Apr 23, 2011
CLINT MANSELL (and Pyotr Tchaikovsky) / BLACK SWAN
If you went anywhere near a magazine stand, the television or the cinema last year, director Darren Aronofsky’s psychological thriller Black Swan needs no introduction whatsoever.
One of the most anticipated films of 2010, Swan was one of the few films to actually live up to the buzz it generated before it’s release. The film graced us with wonderfully disturbing performances, beautifully shot and choreographed dance scenes, a strong sense of storytelling & direction and of course the much talked about psycho-sexual scene involving co-stars Natalie Portman and Mila Kunis.
Black Swan tells the story of a ballet dancer, Nina (played by Natalie Portman) who is so obsessed with being the best at what she does, she seems to lose focus of who exactly it is she’s trying to impress. With nearly every single scene shadowed with some sort of reflective surface, it gives off a feeling like eyes are always on her, whether it’s her own or an unseen audience only Nina knows. The few scenes that don’t feature a reflective surface are the sparse moments Nina seems to be at peace with herself. Each character in this tale are terrifyingly intimidating in their own way and most scenes are shot in a claustrophobic style, the entire film seems to suffocate you in such an unsettling and effective way, you’re almost glad it’s over, just so you can catch your breath and give some thought to what you’ve just seen.
Aronofsky’s disturbing style of storytelling has always been wonderfully complimented with the music of the former frontman of the alternative/industrial act “Pop Will Eat Itself”, Clint Mansell. After working with Aronofsky on all of his films starting with Pi in 1998, followed by Requiem For A Dream, The Wrestler and many more, Mansell’s made a name for himself in the film scoring business and to a certain degree the pop score industry too, along with John Murphy, Steve Jablonsky and Hans Zimmer. Showcasing his orchestral talents has been something Mansell has never really been able to do, apart from the impressive action score Sahara in 2005. Beyond that, he’s been mostly known to score with a prog-rock, minimalist method that seems to be quite favorable to the average music listener, thus setting him into the pop-score category. Using those same orchestral talents from Sahara, Mansell puts them to good use with Black Swan.
You couldn’t make a film with ‘Swan Lake’ serving as a backdrop and not include Tchaikovsky’s iconic music. What Mansell does here is he cleverly adapts and violently distorts it when the action onscreen deems it necessary. What is unclear for a great deal of the film (and very unsettling) is whether or not the score is what we the viewers are hearing as underscore or what Nina is constantly hearing in her head. The score seems to blur the lines of reality and storytelling with wonderful results. It’s actually very well done and thus Mansell receives top credit for using it in such manner.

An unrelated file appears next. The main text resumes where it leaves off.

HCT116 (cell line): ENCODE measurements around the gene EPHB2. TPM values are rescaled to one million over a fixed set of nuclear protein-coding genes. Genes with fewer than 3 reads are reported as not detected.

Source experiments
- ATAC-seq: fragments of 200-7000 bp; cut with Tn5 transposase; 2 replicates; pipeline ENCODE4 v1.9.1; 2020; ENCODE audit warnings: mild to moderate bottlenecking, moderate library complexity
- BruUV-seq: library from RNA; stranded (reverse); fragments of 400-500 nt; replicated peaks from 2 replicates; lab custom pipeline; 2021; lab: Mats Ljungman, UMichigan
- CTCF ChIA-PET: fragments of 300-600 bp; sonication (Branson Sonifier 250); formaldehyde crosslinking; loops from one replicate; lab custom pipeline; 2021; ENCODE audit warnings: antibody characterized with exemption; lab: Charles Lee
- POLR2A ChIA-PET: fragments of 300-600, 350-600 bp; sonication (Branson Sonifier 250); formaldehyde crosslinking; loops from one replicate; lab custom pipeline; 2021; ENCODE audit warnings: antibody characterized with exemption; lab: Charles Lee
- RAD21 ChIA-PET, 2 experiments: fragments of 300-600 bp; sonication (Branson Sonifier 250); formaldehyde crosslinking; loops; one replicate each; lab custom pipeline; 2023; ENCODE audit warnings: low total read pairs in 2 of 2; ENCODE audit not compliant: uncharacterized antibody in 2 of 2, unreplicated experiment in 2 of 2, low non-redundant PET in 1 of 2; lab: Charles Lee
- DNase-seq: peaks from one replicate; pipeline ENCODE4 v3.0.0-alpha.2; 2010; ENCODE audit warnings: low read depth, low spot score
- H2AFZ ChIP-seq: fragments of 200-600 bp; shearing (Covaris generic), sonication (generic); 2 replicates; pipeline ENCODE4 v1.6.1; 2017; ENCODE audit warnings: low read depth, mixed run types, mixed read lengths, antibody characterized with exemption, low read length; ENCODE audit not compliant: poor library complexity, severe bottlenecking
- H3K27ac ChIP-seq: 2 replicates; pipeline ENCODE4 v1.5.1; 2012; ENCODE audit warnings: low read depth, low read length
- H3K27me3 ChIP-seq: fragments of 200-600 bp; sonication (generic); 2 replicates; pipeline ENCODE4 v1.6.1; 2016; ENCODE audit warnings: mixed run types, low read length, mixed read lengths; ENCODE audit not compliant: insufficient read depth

By hardly changing a note in the actual "Swan Lake" moments in the score, Mansell manages to orchestrate it in such a way that it retains it’s beauty and easy flow but hints at discomfort and neurosis with some bizarre, yet small changes in the orchestration.
Like Nina, we get lost in the beauty of Tchaikovsky’s Swan Lake and soon forget that we aren’t listening to it, until Mansell attacks us with threatening electronic slashes and crashes, immediately snapping us back into the cruel world that is depicted into the film. The very first thing we hear is “Nina’s Dream” which is a note for note adaptation of Tchaikovsky’s “Introduction” from the first act of his ballet. It doesn’t take long for Mansell to insert some unsettling effects to distract us from the beauty of the music and remind us of it’s not just about "Swan Lake". This cue just touches the edge of the different methods and techniques Mansell uses over the course of the film to engulf us into the insanity of the narrative.
While “Mother Me” doesn’t quote anything directly written by Tchaikovsky, Mansell manages to emulate his compositional style so well it’s almost as if the classical composer is haunting Nina even in the moments of her life that aren’t showcasing the ballet. Mansell uses this in a few cues later on and it works so well blending in with "Swan Lake", most reviewers and listeners didn’t even realize it was Mansell’s original work.